Affiliations of The US Preventive Services Task Force (USPSTF) members: Feinstein Institutes for Medical Research at Northwell Health, New York, New York (Davidson); University of California, Los Angeles, Los Angeles (Mangione); Harvard Medical School, Boston, Massachusetts (Barry); Albert Einstein College of Medicine, New York, New York (Cabana); Oregon Health & Science University, Portland (Caughey); University of Pittsburgh, Pittsburgh, Pennsylvania (Davis); University of North Carolina at Chapel Hill (Donahue); Mayo Clinic, Rochester, Minnesota (Doubeni); Fairfax Family Practice Residency, Fairfax, Virginia (Krist); Virginia Commonwealth University, Richmond (Krist); George Mason University, Fairfax, Virginia (Kubik); University of Virginia, Charlottesville (Li); NYU Grossman School of Medicine, New York, New York (Ogedegbe); University of Massachusetts Medical School, Worcester (Pbert); Boston University, Boston, Massachusetts (Silverstein); Northwestern University, Chicago, Illinois (Simon); University of Missouri, Columbia (Stevermer); University of Hawaii, Honolulu (Tseng); Pacific Health Research and Education Institute, Honolulu, Hawaii (Tseng); Tufts University School of Medicine, Boston, Massachusetts (Wong).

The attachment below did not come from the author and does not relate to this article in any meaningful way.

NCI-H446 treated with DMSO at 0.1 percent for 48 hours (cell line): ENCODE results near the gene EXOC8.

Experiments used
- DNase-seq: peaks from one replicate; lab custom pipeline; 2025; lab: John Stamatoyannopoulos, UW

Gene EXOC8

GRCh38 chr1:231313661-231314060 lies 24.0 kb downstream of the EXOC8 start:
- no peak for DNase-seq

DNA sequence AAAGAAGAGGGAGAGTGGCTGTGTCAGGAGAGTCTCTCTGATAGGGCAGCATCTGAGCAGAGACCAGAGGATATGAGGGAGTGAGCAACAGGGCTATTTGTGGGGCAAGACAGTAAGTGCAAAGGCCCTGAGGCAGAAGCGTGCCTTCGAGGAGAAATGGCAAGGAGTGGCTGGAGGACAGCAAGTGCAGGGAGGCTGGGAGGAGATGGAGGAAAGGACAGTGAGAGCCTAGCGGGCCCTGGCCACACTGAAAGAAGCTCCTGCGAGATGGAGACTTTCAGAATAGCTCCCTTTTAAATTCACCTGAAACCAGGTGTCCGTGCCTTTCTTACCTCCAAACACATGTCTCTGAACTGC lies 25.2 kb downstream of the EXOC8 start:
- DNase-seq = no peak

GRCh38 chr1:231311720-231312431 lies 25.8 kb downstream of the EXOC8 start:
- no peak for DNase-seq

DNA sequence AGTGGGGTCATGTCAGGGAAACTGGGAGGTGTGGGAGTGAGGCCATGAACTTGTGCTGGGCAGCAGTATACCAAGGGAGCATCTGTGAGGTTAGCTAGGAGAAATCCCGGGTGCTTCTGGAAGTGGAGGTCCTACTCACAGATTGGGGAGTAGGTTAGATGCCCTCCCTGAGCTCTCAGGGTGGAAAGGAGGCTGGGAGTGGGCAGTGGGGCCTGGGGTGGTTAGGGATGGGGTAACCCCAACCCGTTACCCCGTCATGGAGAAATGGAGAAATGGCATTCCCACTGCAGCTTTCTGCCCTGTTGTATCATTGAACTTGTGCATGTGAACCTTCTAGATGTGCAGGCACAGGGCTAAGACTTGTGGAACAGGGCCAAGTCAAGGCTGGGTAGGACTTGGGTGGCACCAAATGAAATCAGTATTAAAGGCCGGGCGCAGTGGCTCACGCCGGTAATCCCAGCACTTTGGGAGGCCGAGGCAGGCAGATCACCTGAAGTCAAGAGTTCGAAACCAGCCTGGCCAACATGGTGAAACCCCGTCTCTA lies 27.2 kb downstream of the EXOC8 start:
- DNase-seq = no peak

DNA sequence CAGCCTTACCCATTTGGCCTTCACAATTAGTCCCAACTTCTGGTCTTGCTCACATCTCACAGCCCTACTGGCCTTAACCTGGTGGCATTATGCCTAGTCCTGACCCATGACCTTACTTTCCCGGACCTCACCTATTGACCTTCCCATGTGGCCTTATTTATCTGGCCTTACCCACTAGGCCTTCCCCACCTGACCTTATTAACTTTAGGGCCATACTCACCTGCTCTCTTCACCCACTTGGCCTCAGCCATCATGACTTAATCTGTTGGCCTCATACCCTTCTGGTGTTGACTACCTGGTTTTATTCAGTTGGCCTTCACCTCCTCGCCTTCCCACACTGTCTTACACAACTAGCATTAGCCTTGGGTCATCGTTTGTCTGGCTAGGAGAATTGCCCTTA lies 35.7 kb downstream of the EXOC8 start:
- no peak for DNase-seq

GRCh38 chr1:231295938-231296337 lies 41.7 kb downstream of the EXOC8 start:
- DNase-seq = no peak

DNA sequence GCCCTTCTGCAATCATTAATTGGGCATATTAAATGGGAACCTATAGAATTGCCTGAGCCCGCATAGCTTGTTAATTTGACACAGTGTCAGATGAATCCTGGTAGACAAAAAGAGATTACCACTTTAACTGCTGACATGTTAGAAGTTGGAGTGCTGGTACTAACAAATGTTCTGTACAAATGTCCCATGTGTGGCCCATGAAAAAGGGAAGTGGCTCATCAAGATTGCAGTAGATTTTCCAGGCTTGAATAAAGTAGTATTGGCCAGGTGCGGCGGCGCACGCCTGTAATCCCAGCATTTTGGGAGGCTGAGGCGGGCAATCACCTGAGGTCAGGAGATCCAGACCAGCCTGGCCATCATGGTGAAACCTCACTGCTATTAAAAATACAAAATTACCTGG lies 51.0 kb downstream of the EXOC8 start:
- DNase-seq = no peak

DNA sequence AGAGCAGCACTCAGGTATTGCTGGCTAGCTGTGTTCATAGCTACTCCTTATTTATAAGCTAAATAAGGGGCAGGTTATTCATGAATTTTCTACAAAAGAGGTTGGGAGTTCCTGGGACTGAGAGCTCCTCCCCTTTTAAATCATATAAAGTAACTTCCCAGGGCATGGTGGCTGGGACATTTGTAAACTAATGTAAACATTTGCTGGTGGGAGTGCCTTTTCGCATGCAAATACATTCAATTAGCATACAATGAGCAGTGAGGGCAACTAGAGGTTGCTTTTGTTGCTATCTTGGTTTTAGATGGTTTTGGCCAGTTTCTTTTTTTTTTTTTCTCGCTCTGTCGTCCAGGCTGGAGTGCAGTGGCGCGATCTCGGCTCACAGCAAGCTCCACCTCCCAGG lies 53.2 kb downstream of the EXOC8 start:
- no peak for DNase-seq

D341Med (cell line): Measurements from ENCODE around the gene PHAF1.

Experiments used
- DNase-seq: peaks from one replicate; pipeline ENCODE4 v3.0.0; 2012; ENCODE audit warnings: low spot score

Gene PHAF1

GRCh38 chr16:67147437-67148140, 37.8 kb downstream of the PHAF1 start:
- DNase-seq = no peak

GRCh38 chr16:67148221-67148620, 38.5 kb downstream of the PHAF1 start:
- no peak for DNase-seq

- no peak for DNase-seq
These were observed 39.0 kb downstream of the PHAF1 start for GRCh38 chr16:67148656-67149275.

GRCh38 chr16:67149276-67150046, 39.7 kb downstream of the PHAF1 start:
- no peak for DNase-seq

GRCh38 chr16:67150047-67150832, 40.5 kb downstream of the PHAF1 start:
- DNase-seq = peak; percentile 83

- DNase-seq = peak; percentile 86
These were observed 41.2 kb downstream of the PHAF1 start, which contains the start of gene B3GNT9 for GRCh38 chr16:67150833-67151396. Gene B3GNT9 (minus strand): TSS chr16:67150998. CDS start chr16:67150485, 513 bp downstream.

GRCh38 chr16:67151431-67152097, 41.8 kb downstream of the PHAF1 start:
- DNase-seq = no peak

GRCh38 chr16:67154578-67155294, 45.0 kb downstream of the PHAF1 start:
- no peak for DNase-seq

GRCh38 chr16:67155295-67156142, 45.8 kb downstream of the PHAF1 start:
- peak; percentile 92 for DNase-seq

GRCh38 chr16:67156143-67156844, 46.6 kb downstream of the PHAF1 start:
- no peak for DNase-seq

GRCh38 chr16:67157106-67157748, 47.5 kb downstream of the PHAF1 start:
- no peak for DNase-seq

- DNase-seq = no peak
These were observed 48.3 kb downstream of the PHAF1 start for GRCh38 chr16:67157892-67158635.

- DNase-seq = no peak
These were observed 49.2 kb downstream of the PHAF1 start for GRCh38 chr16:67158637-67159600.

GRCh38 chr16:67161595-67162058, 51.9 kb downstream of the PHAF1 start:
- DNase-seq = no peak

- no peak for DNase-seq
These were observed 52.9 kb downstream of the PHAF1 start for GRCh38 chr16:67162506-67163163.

Funding/Support: The USPSTF is an independent, voluntary body. The US Congress mandates that the Agency for Healthcare Research and Quality (AHRQ) support the operations of the USPSTF.

Role of the Funder/Sponsor: AHRQ staff assisted in the writing and preparation of this report and its submission for publication. AHRQ staff had no role in the approval of the final report or the decision to submit for publication.

Disclaimer: The Agency for Healthcare Research and Quality (AHRQ) at the US Department of Health and Human Services supports the USPSTF. The findings and conclusions in this document are those of the authors, who are responsible for its content, and do not necessarily represent the views of AHRQ. No statement in this report should be construed as an official position of AHRQ at the US Department of Health and Human Services.

Additional Contributions: We thank Iris Mabry Hernandez, MD, MPH, at the Agency for Healthcare Research and Quality (AHRQ) at the US Department of Health and Human Services, who serves as the medical officer and collaborates with Dr Doubeni to lead the USPTF Race and Racism Workgroup. We also thank Tracy Wolff, MD, MPH, Tina Fan, MD, MPH, Amanda Borsky, MPP, DrPH, Sheena Harris, MD, MPH, Justin Mills, MD, MPH, Brandy Peaker, MD, MPH, and Howard Tracer, MD, and other leaders and staff at AHRQ, the Scientific Resource Center (SRC) for the USPSTF, and the partners of the USPSTF for their contributions to this work. The SRC receives support from AHRQ for its role in this work.